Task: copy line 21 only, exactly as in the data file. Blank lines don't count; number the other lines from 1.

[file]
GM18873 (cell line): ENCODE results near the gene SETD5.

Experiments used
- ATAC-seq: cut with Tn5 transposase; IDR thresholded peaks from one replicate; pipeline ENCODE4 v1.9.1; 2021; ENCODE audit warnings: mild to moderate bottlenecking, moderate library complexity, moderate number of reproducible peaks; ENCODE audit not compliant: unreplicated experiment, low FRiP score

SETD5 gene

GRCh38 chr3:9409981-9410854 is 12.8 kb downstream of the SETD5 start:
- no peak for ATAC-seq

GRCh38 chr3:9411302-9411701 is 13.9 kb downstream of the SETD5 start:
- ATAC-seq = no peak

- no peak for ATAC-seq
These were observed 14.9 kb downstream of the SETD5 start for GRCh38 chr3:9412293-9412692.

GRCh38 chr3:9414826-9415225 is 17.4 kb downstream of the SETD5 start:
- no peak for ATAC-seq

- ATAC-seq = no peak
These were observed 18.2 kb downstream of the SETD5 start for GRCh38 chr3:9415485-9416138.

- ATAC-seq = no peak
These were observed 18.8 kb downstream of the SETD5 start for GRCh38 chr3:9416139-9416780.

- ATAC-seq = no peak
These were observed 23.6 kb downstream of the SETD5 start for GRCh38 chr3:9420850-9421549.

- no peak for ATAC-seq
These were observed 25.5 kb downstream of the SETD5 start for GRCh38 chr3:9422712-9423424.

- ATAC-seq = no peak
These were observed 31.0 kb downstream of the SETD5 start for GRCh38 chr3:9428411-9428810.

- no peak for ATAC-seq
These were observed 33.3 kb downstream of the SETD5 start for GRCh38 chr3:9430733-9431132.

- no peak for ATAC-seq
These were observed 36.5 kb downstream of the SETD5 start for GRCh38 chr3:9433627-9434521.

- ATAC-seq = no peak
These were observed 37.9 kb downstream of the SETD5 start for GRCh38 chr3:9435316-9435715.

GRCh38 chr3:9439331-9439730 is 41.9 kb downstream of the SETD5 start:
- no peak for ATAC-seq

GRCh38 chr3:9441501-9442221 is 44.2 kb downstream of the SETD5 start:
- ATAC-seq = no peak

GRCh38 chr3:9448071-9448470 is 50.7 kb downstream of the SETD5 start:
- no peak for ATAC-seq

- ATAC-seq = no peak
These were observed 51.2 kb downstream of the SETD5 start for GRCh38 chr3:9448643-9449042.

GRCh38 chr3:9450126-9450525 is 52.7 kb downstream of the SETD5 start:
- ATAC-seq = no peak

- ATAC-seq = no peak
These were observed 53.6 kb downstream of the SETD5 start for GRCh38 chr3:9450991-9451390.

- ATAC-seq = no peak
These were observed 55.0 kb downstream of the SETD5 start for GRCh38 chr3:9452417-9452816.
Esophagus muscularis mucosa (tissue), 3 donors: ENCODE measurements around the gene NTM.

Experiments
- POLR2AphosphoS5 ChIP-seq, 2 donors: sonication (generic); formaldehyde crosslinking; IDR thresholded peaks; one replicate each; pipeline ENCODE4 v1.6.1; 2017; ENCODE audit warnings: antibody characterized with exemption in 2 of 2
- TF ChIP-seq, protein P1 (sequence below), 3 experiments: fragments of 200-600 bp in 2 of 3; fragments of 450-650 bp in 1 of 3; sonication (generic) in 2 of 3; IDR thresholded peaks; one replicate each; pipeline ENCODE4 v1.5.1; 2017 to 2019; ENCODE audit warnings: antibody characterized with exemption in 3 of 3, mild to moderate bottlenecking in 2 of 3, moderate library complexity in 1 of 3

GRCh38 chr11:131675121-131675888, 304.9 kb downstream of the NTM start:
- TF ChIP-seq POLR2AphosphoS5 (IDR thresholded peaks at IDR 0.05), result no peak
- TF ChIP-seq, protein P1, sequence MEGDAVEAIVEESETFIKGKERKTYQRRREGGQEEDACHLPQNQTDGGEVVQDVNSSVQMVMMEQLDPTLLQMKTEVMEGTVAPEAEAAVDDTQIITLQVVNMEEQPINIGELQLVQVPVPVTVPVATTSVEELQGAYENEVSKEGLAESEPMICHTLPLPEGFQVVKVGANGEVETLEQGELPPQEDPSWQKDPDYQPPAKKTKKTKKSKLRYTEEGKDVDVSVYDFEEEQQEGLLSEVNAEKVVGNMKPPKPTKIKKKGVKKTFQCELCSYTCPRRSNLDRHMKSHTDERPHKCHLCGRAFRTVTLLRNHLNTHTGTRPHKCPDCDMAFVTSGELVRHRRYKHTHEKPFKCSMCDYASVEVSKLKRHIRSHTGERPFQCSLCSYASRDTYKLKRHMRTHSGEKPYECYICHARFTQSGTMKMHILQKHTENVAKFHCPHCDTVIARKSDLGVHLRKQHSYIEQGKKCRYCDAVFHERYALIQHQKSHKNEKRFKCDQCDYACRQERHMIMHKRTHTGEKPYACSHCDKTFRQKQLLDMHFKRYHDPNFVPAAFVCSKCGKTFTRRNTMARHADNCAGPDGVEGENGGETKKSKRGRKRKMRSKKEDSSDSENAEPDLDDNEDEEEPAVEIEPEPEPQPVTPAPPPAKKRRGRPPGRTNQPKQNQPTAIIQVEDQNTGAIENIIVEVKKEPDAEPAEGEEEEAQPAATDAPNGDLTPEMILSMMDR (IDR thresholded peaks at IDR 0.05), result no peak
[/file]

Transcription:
- ATAC-seq = no peak